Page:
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Fake Clinical Trial - Real Problems

Neuroskeptic iconNeuroskeptic
By Neuroskeptic
Mar 26, 2011 7:50 PMNov 5, 2019 12:16 AM


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Here at Neuroskeptic we've seen our fair share of dubiousclinical trials over the years, but the Indian Journal of Psychiatry has just published one which really takes the biscuit, because it was completely made up.

Luckily, the trial is actually a rather neat spoof paper, written for educational purposes to highlight bad practices in the design and writing up of clinical trials. It's accompanied by a serious piece which analyzes these problems. They're both open access so you can take a look.

The sham study is ostensibly a trial of a new antidepressant, "placeboxetine", compared to an older drug for depression - but it was really written by one of the Editors of the journal via "Common shortcomings in manuscripts submitted to the Indian Journal of Psychiatry were collated into a single manuscript". These shortcomings are certainly not limited to Indian papers.

The problems included:

  • No placebo group. This is extremely common in trials comparing two drugs, so it's "accepted practice", but it's still a bad thing.

  • The "placeboxetine" was given at a higher dose, relative to its dose range, than the comparison drug but they don't say why.

  • Side effects are reported but they don't explain how these were assessed. If you specifically ask about them you find a lot more than if you rely on patients to spontaneously complain.

  • Subtle, but important, issues with the statistics, such as reliance on t-tests over more appropriate methods.

  • The trial had some unusual features for a depression trial - with no explanation. Most patients were males in their 20s, while the norm is for about 65% females and an average age in the 40s; very few people dropped out; very few people who were screened were excluded, whereas most trials exclude loads of people for all kinds of reasons.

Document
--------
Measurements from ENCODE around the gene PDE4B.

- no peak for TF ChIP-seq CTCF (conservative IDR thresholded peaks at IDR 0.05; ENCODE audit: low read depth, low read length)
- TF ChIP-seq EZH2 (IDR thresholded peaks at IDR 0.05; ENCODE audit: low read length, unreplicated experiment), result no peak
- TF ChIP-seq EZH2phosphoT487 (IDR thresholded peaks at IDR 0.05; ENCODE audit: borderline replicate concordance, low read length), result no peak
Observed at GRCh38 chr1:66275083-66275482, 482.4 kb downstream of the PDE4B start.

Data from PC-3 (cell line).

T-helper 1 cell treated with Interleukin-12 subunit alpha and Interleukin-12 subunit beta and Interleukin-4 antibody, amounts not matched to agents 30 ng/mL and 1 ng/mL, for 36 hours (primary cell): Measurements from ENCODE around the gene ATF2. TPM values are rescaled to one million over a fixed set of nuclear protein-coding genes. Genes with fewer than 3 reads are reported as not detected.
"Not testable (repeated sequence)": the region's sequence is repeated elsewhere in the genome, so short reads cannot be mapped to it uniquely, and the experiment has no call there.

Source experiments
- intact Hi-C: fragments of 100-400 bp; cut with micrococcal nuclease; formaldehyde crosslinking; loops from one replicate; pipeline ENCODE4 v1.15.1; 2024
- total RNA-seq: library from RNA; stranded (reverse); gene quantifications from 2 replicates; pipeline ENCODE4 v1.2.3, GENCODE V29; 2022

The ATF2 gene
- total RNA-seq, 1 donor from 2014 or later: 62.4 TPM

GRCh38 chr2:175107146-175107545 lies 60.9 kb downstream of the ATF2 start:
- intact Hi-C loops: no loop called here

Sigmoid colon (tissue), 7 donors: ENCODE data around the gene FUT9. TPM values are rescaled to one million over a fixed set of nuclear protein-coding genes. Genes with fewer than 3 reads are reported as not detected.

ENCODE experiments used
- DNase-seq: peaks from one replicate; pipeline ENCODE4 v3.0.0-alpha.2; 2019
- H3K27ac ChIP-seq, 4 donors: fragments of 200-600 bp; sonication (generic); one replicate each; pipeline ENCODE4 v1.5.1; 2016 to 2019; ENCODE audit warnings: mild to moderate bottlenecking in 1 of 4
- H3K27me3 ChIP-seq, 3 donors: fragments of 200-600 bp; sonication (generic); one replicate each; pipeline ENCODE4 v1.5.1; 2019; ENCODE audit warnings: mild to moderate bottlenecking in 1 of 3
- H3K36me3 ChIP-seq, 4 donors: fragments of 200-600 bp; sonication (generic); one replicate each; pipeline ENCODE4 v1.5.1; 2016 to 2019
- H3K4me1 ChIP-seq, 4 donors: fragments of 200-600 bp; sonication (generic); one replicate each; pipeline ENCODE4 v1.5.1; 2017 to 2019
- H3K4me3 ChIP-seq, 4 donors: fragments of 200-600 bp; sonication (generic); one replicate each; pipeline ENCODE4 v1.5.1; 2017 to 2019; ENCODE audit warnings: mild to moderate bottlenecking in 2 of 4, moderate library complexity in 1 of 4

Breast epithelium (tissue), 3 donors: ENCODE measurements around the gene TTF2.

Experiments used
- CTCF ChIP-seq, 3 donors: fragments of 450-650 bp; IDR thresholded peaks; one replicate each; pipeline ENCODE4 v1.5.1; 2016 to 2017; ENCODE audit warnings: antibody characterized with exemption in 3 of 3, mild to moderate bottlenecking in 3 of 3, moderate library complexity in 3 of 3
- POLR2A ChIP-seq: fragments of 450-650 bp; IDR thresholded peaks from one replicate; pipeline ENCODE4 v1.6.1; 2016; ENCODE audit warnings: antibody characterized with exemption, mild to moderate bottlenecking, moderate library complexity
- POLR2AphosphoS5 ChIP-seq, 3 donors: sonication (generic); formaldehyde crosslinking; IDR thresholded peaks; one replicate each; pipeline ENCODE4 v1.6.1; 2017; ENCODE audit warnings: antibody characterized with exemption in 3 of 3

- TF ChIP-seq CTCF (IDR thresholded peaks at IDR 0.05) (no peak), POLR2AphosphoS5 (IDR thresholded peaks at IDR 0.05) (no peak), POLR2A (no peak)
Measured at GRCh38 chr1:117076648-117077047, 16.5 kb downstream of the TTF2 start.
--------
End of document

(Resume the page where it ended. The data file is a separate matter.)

• The effectiveness of both drugs was remarkably high (75% cure rate over 6 weeks - better than any treatment, drug or therapy, would be expected to show.) Yet they don't mention this.

  • It was badly written. The title in particular was far too long and clumsy.

  • It turns out that the trial was sponsored by the fictional pharmaceutical company, and was probably conducted to help get placeboxetine sold in India - but we only find this out in the small print at the end.

  • Hot pink and white is not a good color scheme for your graphs, or for anything except marshmallows. (I may have added this myself.)

Overall I think this kind of thing is extremely valuable. The author's final comments, however, are a bit questionable. He advises people running clinical trials to base their research protocol, and their paper, on previously published studies of a similar nature published in good journals. Unfortunately, even leading journals publish stuff which suffers from some of these problems...

Andrade C (2011). A 6-week, multicentre, randomized controlled clinical trial to evaluate the safety and efficacy of placeboxetine hydrochloride in the treatment of major depressive disorder in an Indian setting. Indian journal of psychiatry, 53 (1), 69-72 PMID: 21431013

Andrade C (2011). Placeboxetine for major depressive disorder: Researcher, author, reader, and reviewer perspectives on randomized controlled trials. Indian journal of psychiatry, 53 (1), 73-6 PMID: 21431014

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